Budget 2016: higher stamp duty rates confirmed

Topics: Property residential,Government & politics,Conveyancing

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‘Significant investors’ will not be exempt from higher stamp duty land tax rates for additional properties, HM Treasury confirmed today.

The government first announced higher rates of stamp duty on the purchase of additional residential properties in last year’s autumn statement and spending review. The higher rates, which will be three percentage points above current SDLT rates, come into force from 1 April.

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The government originally proposed an exemption for large-scale investors, targeted at those who contributed to an overall increase in housing supply.

But following a consultation on its plans, which attracted 909 responses, the budget document says that ‘significant’ investors will not be exempt from the higher rates.

The government, in its Summary of Consultation Responses document, says: 'Many of the consultation responses strongly objected to the idea that the higher rates should be paid by most individuals purchasing additional properties, but those who had already built up an existing portfolio should be exempt.

'On balance...the government's view is that the evidence suggesting that in the absence of an exemption there would be an adverse and material effect on housing supply is not compelling.'

In another softening of the blow, purchasers will have 36 months, rather than 18 months, to claim a refund of the higher rates if they buy a new main residence.

Married couples who have separated will not be treated as one unit for the purposes of the policy.

The government will extend reliefs available from an annual tax on enveloped dwellings and 15% higher rate of SDLT to equity release schemes, property development activities and properties occupied by employees from 1 April.

Reform of non-residential rates will come into effect tomorrow.

Calculations will change for freehold and leasehold premium non-residential transactions so that the rates apply to the portion of the purchase price within each band.

The portion of the transaction value up to £150,000 will be charged at a rate of 0%, the portion between £150,001 and £250,000 will be charged at a rate of 2%, and the portion over £250,000 will be charged at a rate of 5%.

The Conveyancing Association welcomed ‘some of the clarity provided today’.

But chair Eddie Goldsmith said the conveyancing profession now had less than three weeks to prepare for the changes, ‘a time period which is completely inadequate given the increased level of transactions this policy has caused, and the fact that we are already dealing with the traditionally busy Easter period’.

He said: ‘One wishes that the government could have considered the work required by conveyancers in order to put the correct systems and processes in place.’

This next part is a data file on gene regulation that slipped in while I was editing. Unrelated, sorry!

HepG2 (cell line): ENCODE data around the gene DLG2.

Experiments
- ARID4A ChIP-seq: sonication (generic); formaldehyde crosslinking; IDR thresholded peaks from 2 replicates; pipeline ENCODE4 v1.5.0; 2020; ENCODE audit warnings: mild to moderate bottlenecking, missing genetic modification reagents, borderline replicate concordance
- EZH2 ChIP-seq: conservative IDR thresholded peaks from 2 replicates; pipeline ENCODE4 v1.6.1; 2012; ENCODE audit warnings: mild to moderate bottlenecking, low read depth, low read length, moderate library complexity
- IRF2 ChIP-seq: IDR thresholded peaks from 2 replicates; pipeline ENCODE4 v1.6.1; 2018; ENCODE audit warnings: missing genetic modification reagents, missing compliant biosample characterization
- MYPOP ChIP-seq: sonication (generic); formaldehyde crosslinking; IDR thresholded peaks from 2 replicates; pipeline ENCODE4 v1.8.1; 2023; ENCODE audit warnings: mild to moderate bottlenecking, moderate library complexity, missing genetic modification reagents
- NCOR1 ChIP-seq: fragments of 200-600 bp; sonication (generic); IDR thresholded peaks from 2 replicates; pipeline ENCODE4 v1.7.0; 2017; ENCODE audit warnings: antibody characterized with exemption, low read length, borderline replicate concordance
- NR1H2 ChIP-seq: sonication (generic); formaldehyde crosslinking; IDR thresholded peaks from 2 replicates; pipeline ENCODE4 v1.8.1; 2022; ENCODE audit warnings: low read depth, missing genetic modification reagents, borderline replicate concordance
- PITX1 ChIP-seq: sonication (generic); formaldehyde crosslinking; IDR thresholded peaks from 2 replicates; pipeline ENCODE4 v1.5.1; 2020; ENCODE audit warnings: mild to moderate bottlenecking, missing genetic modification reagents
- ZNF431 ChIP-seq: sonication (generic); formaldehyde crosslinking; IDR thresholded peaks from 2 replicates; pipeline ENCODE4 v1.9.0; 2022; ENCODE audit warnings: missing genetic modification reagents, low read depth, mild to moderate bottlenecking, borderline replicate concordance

Readers' comments (7)


  • There seem to be so many loose ends to this new tax it is ridiculous. It is easy to think of all manner of possible loopholes.

    For instance, what does: 'Married couples who have separated will not be treated as one unit for the purposes of the policy.' - actually mean? And how do you police it?


    LB

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  • Stamp duty is a pernicious restraint of free trade and a tax on taxed income. It should be paid by vendors who profit from a sale not purchasers struggling to buy a house. It's obvious really.

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  • A friend of mine is in the process of purchasing a house with his girlfriend. they will not complete before 1 April. He presently owns a house comprising five holiday flats plus his own quarters. He intends to retain that building and to let out his living space on again a holiday basis.

    Can anyone say if his giving up his quarters will enable him to recover the 3% stamp duty land tax which, on the face of it, they will have to pay on completion of the purchase. His partner has no other relevant accommodation, they live together in his living quarters.

    Any assistance in answering this one would be very gratefully appreciated.

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  • David, my understanding is that your friend would indeed need to pay the higher rate given that he would own 2 properties at the end of the transaction, and would not be able to recover the additional 3% unless he actually sold his other residence within 36 months of the first transaction.

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  • Many thanks, Lydia, I suspected as much, but your confirmation is greatly appreciated. I doubt if he will sell his existing business, and with it his present accommodation, as that is his source of income.

    (Can't quite work out why two people have given me the 'thumbs down' for asking this question, but there we are, that's life.)

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  • David, I'm not an expert but like Lydia my understanding is that your friend will be liable for the additional 3% SDLT if he decides to keep the holiday flats that he currently owns. But, if his girlfriend does not currently own a property, she might possibly be able to buy the new property in her own name without incurring the additional 3% duty (depending on the exact nature of the 'boyfriend-girlfriend' relationship).. This option would not of course be available to them if they were foolish enough to get married.

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  • Thanks for that, Meredydd both interesting and useful post. She does not have a property at present, but purchasing in her sole name could lead to the end of a beautiful relationship... I shall do my best to mention it as tactfully as I can... and then leave on my summer Grand Tour of EU member states.

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